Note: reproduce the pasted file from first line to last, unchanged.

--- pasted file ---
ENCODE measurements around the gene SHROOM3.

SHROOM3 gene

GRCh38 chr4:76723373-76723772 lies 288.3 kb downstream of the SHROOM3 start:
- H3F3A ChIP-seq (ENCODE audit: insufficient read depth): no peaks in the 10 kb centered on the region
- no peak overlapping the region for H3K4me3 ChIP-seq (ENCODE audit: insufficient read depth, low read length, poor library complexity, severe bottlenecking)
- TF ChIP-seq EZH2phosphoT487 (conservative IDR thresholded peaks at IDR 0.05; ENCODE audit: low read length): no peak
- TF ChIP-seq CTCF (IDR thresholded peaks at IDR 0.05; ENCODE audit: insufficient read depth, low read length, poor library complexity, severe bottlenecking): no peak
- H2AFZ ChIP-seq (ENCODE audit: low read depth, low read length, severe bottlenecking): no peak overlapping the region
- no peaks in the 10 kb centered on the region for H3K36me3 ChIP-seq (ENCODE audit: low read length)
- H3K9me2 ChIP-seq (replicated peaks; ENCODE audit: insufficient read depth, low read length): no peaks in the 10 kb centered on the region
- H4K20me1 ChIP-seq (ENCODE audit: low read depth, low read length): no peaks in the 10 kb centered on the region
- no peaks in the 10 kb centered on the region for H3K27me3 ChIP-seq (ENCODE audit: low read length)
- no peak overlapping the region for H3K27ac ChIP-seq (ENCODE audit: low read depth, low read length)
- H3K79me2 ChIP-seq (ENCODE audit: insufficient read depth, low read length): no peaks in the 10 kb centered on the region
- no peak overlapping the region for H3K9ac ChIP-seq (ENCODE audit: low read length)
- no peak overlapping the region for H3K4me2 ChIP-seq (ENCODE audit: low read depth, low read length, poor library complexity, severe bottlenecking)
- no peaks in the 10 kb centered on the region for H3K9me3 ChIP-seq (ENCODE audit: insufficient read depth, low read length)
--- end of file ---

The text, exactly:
ENCODE measurements around the gene SHROOM3.

SHROOM3 gene

GRCh38 chr4:76723373-76723772 lies 288.3 kb downstream of the SHROOM3 start:
- H3F3A ChIP-seq (ENCODE audit: insufficient read depth): no peaks in the 10 kb centered on the region
- no peak overlapping the region for H3K4me3 ChIP-seq (ENCODE audit: insufficient read depth, low read length, poor library complexity, severe bottlenecking)
- TF ChIP-seq EZH2phosphoT487 (conservative IDR thresholded peaks at IDR 0.05; ENCODE audit: low read length): no peak
- TF ChIP-seq CTCF (IDR thresholded peaks at IDR 0.05; ENCODE audit: insufficient read depth, low read length, poor library complexity, severe bottlenecking): no peak
- H2AFZ ChIP-seq (ENCODE audit: low read depth, low read length, severe bottlenecking): no peak overlapping the region
- no peaks in the 10 kb centered on the region for H3K36me3 ChIP-seq (ENCODE audit: low read length)
- H3K9me2 ChIP-seq (replicated peaks; ENCODE audit: insufficient read depth, low read length): no peaks in the 10 kb centered on the region
- H4K20me1 ChIP-seq (ENCODE audit: low read depth, low read length): no peaks in the 10 kb centered on the region
- no peaks in the 10 kb centered on the region for H3K27me3 ChIP-seq (ENCODE audit: low read length)
- no peak overlapping the region for H3K27ac ChIP-seq (ENCODE audit: low read depth, low read length)
- H3K79me2 ChIP-seq (ENCODE audit: insufficient read depth, low read length): no peaks in the 10 kb centered on the region
- no peak overlapping the region for H3K9ac ChIP-seq (ENCODE audit: low read length)
- no peak overlapping the region for H3K4me2 ChIP-seq (ENCODE audit: low read depth, low read length, poor library complexity, severe bottlenecking)
- no peaks in the 10 kb centered on the region for H3K9me3 ChIP-seq (ENCODE audit: insufficient read depth, low read length)